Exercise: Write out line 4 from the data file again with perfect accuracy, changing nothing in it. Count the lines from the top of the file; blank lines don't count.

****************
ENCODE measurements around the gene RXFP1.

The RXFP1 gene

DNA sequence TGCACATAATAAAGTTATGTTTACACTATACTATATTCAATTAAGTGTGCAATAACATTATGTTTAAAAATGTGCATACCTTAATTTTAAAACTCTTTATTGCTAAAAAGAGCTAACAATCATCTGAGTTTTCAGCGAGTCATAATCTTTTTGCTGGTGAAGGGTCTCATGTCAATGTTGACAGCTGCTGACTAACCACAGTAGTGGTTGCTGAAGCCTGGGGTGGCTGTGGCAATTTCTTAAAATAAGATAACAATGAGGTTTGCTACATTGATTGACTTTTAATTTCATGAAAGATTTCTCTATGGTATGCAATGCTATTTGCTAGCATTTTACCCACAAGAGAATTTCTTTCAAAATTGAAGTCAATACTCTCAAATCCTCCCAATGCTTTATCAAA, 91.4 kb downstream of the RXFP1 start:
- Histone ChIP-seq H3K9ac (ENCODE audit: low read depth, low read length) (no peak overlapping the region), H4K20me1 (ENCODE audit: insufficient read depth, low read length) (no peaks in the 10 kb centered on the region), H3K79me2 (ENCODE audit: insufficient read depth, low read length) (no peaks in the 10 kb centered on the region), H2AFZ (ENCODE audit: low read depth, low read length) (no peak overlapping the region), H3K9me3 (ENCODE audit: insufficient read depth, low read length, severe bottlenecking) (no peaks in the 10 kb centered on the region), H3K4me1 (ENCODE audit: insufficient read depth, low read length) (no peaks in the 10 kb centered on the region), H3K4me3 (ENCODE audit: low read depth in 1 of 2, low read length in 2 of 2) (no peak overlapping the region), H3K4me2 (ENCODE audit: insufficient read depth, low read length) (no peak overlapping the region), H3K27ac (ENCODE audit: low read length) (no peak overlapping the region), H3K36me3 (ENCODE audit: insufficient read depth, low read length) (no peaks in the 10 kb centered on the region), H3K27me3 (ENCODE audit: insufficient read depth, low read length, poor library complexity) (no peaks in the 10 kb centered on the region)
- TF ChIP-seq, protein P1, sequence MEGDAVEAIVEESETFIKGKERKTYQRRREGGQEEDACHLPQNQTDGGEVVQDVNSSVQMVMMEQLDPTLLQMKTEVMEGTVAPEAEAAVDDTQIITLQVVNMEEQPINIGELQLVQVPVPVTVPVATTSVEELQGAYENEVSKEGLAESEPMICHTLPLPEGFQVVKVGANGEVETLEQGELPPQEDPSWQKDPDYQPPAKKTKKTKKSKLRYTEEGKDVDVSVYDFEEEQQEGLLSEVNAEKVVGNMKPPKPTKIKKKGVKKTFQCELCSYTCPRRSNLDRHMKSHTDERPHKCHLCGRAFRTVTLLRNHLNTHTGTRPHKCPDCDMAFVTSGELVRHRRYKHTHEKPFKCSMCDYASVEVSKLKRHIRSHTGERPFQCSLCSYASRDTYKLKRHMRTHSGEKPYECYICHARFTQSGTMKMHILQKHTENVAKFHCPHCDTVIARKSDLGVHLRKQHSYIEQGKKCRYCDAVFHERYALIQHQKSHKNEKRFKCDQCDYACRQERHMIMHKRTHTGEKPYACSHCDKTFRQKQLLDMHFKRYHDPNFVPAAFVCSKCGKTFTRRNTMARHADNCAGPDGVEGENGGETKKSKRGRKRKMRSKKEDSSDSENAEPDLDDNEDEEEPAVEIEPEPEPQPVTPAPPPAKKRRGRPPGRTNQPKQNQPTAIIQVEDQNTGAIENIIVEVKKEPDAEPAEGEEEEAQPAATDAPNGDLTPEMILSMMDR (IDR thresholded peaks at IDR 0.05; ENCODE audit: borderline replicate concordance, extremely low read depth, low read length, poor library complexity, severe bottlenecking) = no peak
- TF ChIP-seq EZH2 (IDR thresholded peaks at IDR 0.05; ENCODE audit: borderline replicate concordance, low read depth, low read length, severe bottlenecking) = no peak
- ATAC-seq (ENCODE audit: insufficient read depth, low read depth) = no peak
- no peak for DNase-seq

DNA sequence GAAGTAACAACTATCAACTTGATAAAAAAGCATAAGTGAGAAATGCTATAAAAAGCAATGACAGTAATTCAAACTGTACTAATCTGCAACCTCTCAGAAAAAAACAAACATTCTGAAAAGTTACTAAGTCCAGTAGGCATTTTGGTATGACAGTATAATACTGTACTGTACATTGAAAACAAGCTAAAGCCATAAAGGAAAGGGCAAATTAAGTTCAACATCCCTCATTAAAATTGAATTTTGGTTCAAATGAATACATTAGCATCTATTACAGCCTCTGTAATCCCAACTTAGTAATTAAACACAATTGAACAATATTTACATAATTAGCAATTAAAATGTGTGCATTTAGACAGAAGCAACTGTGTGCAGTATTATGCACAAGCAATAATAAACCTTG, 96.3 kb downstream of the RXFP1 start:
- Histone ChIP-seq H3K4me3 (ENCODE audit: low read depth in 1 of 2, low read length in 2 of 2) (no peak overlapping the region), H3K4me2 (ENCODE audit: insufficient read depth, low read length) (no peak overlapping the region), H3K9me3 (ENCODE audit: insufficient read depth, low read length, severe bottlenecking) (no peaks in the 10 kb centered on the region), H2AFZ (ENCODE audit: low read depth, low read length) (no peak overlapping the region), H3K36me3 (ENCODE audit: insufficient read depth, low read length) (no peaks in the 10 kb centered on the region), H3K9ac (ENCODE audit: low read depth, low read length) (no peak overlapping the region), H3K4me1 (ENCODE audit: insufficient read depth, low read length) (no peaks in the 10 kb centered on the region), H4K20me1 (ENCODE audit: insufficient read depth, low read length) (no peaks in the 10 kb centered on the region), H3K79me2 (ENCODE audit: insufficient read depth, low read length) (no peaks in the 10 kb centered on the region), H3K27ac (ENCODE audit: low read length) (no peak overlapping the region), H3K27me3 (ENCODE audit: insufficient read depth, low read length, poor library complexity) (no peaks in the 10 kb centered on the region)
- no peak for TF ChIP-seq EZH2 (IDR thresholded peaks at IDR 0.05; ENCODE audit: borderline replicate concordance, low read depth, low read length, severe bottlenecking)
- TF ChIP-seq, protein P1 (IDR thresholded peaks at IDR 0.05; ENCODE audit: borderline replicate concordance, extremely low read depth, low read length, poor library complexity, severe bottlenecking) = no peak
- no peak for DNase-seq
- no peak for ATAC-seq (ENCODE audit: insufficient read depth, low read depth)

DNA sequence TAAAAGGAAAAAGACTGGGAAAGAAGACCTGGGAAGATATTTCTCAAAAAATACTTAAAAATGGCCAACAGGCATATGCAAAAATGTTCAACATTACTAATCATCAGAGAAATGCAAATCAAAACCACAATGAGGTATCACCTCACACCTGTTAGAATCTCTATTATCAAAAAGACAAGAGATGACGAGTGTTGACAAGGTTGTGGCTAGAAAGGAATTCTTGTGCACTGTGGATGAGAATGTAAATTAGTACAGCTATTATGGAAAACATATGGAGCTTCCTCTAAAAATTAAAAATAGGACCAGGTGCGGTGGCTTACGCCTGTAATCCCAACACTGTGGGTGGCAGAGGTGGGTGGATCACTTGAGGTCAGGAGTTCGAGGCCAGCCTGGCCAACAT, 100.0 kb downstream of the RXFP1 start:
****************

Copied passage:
- Histone ChIP-seq H3K9ac (ENCODE audit: low read depth, low read length) (no peak overlapping the region), H4K20me1 (ENCODE audit: insufficient read depth, low read length) (no peaks in the 10 kb centered on the region), H3K79me2 (ENCODE audit: insufficient read depth, low read length) (no peaks in the 10 kb centered on the region), H2AFZ (ENCODE audit: low read depth, low read length) (no peak overlapping the region), H3K9me3 (ENCODE audit: insufficient read depth, low read length, severe bottlenecking) (no peaks in the 10 kb centered on the region), H3K4me1 (ENCODE audit: insufficient read depth, low read length) (no peaks in the 10 kb centered on the region), H3K4me3 (ENCODE audit: low read depth in 1 of 2, low read length in 2 of 2) (no peak overlapping the region), H3K4me2 (ENCODE audit: insufficient read depth, low read length) (no peak overlapping the region), H3K27ac (ENCODE audit: low read length) (no peak overlapping the region), H3K36me3 (ENCODE audit: insufficient read depth, low read length) (no peaks in the 10 kb centered on the region), H3K27me3 (ENCODE audit: insufficient read depth, low read length, poor library complexity) (no peaks in the 10 kb centered on the region)